The Truth About the 'I Before E' Rule

Thursday, September 52 min read

It's a pretty simple rule. "I before E, except after C." But then you immediately have to start breaking rules with an addendum: "Or when sounded as A as in neighbor and weigh."

Just because it rhymes, doesn't mean it's true. When you start spelling words like "weird," "leisure," and "caffeine," all the rules go out the window. None of those words sounds like "a," nor do they have a "c" anywhere near the vowel pairing. Once again, the rules of the English language have betrayed you.

Exceptions to the Rule

Maybe you're thinking that this is a silly thing to get stuck on, and it doesn't happen that much. But the letters "c," "i," and "e" are all over your vocabulary!

"I before E" — easy enough. Almost every word that ends in a "y" turns into "ies" when made plural. Then we have words like "review," "believe," "hierarchy," "frontier," "audience," "premiere," "obedient," "priest," and "friend.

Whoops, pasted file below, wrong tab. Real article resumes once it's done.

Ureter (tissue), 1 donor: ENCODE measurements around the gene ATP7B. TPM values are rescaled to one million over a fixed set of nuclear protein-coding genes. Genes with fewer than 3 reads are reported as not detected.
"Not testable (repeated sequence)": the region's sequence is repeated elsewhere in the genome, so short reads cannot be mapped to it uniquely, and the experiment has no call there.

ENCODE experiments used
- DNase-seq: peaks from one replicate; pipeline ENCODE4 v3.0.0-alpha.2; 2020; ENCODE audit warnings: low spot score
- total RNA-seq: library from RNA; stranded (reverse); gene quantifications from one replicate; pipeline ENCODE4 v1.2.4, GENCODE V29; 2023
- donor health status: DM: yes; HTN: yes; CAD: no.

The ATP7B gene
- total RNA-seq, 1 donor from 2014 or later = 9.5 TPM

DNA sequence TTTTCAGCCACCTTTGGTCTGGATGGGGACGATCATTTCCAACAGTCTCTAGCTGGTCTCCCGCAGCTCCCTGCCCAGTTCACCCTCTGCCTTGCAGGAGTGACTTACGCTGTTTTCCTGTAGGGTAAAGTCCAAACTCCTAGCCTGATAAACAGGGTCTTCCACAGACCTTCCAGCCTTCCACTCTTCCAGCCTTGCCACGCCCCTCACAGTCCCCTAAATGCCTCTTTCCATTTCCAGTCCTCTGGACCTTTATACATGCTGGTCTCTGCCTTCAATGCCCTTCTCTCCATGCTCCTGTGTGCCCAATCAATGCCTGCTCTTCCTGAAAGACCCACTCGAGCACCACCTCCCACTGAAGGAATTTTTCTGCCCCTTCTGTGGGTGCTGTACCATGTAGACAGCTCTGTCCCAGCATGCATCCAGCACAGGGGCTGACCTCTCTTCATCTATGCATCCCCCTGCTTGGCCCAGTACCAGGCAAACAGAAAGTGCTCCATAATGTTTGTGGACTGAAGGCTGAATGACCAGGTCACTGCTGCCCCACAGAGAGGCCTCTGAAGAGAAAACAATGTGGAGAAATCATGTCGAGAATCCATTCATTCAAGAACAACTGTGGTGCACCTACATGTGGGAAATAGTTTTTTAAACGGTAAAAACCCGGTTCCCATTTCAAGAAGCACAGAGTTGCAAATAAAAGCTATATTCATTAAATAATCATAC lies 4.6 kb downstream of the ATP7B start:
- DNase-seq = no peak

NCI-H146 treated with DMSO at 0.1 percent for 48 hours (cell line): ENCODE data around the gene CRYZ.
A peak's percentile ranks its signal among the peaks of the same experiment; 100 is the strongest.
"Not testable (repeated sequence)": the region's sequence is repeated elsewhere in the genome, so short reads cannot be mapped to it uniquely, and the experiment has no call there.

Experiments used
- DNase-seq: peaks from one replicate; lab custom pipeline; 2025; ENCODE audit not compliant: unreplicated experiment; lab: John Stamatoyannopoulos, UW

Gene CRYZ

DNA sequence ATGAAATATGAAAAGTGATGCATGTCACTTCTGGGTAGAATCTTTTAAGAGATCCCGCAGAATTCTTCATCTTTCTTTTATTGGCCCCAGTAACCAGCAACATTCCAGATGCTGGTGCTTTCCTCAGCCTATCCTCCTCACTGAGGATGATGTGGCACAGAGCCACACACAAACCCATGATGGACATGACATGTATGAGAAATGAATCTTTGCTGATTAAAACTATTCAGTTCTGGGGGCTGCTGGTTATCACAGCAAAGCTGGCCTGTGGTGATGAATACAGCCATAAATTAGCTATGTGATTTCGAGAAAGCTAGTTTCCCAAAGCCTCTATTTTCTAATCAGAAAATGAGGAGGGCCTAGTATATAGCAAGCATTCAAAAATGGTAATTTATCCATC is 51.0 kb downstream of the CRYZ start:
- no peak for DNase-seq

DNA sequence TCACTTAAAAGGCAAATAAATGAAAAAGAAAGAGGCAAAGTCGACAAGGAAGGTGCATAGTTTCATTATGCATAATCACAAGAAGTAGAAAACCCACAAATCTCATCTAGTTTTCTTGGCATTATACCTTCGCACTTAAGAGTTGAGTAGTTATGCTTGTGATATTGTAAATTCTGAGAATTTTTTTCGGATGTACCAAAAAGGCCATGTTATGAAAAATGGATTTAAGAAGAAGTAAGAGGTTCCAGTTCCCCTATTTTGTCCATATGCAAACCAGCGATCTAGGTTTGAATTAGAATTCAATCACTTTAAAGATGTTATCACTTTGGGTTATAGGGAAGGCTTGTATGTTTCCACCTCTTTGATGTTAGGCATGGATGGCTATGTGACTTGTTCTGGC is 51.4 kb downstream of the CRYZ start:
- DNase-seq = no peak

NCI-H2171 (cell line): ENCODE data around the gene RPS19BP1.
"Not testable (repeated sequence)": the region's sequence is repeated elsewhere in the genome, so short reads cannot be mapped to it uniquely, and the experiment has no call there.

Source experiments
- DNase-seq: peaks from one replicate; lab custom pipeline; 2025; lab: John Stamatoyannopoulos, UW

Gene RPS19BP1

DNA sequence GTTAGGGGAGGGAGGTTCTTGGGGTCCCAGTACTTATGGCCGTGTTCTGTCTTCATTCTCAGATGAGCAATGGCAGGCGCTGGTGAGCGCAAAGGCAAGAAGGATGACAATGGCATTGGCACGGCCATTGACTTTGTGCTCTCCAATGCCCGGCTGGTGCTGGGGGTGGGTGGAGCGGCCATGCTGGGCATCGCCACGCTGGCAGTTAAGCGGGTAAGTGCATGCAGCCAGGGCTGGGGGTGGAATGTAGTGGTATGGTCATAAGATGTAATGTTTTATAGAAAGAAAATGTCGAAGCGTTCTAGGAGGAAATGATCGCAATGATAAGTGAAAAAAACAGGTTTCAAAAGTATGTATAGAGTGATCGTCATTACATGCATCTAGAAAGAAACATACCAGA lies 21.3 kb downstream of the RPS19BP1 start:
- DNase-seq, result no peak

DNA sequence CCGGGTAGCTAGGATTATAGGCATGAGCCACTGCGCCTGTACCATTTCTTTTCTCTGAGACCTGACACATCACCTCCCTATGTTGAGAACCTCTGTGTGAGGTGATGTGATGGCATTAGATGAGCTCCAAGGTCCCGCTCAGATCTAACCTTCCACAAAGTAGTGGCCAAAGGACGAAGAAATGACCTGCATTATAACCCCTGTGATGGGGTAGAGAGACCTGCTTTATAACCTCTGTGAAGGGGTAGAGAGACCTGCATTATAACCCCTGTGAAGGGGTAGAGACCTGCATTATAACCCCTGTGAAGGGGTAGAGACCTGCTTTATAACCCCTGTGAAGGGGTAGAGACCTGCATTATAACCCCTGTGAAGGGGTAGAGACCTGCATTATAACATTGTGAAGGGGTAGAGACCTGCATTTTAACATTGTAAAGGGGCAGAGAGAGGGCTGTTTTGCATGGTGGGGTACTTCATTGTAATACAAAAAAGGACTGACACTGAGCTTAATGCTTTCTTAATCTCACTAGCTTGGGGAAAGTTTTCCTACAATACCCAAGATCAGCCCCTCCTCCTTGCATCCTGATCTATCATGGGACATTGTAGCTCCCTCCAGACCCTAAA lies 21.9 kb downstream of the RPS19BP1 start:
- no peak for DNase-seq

But the rhyme doesn't stop at "I before E." "Except after C" is where we get into trouble. Exceptions include: "science," "society," "ancient," "glacier," "deficient," "efficient," "proficient," "sufficient." There are repetitive spelling patterns here, but if there are so many exceptions, why the "rule"?

The most likely explanation is that the rule targets a specific pronunciation. It was meant for those instances when "ie" makes a long "e" sound. It doesn’t apply to words like “conscience,” but it does apply for words such as "conceive," "conceit," and all other permutations of words with the suffixes "-ceit" and "-ceive."

Breaking the Rules

The rule makes it seem like a long "a" sound such as "weigh" is the only exception. It's not. The long "e" sound shows up in words like "weird" and "leisure." Multi-syllable vowel pairs like "reignite" break the rule. If the “ie” falls at the end of the word — like in “species” — the rule ceases to matter.

English is the poster child for rules that are made to be broken, but the "I before E" rule may be the most famous case of linguistic disobedience ever. If you have trouble with it, you’re not alone. There’s no way to revise the rhyme to accommodate all of the exceptions, which begs the question: Should it even be a rule?

Photo credit: Sincerely Media/ Unsplash

Chat bubbles backgroundDaily Question